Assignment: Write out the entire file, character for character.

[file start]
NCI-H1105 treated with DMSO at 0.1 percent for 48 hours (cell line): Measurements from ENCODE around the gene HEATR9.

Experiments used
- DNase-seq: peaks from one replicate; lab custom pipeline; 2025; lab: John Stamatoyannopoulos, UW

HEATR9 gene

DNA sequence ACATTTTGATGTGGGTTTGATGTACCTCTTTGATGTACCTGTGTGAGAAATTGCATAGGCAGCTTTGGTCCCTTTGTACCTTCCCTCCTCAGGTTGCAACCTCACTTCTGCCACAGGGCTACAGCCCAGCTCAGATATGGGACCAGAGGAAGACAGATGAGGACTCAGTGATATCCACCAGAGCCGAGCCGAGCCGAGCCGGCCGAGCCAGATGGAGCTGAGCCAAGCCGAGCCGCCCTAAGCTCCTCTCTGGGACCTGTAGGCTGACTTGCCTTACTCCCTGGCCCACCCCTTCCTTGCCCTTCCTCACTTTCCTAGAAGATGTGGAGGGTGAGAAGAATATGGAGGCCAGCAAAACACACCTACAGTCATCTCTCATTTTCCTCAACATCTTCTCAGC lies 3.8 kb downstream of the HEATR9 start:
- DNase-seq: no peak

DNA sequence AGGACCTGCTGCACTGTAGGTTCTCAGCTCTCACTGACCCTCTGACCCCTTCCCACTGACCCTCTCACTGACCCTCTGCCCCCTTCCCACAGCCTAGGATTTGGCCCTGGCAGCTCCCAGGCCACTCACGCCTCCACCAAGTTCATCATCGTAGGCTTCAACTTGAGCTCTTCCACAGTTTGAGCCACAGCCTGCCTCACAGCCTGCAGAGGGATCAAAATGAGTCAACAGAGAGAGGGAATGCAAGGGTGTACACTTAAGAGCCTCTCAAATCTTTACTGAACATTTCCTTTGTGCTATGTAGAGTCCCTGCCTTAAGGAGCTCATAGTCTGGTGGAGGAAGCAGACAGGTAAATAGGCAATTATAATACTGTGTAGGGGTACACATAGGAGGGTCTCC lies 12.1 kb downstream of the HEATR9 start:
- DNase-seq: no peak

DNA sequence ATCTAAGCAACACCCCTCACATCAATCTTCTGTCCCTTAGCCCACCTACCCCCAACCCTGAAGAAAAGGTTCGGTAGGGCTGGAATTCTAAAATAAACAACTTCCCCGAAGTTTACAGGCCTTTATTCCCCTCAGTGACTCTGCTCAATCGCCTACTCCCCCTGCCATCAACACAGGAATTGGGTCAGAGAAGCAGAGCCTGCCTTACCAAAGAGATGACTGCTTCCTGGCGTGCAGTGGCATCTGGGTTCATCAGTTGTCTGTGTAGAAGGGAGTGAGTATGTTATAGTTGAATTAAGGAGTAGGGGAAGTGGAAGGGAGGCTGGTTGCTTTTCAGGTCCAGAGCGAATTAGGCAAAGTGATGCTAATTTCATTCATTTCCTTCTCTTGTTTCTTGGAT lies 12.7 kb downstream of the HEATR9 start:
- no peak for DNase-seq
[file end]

NCI-H1105 treated with DMSO at 0.1 percent for 48 hours (cell line): Measurements from ENCODE around the gene HEATR9.

Experiments used
- DNase-seq: peaks from one replicate; lab custom pipeline; 2025; lab: John Stamatoyannopoulos, UW

HEATR9 gene

DNA sequence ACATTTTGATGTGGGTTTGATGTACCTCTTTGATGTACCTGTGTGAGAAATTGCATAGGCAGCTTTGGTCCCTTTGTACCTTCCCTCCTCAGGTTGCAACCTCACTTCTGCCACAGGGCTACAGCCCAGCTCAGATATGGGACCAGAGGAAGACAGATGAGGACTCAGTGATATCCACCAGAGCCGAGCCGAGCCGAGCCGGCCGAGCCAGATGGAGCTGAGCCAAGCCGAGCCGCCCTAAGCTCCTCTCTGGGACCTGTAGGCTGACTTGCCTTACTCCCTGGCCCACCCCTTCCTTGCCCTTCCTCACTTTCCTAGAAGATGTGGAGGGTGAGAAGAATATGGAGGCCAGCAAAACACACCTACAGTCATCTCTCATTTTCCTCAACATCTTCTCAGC lies 3.8 kb downstream of the HEATR9 start:
- DNase-seq: no peak

DNA sequence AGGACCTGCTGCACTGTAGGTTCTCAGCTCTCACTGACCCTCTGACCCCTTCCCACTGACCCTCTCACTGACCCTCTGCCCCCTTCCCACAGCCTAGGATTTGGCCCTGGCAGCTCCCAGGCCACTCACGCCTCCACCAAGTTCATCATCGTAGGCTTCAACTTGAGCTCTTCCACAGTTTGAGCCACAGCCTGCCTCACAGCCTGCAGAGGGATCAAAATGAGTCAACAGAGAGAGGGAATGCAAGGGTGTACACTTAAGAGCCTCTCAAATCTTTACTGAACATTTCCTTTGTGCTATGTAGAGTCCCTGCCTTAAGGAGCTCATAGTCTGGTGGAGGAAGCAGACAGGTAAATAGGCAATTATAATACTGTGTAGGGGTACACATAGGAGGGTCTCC lies 12.1 kb downstream of the HEATR9 start:
- DNase-seq: no peak

DNA sequence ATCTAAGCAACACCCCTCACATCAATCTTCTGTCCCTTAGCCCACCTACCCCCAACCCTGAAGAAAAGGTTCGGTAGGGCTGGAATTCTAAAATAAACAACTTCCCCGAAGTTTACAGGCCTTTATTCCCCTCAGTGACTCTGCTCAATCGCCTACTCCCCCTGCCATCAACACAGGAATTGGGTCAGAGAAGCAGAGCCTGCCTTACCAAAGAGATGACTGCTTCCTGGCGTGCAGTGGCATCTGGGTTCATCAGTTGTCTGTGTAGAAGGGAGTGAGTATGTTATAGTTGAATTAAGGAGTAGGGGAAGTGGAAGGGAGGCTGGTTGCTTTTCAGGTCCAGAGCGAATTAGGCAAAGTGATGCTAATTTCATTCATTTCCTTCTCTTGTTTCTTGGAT lies 12.7 kb downstream of the HEATR9 start:
- no peak for DNase-seq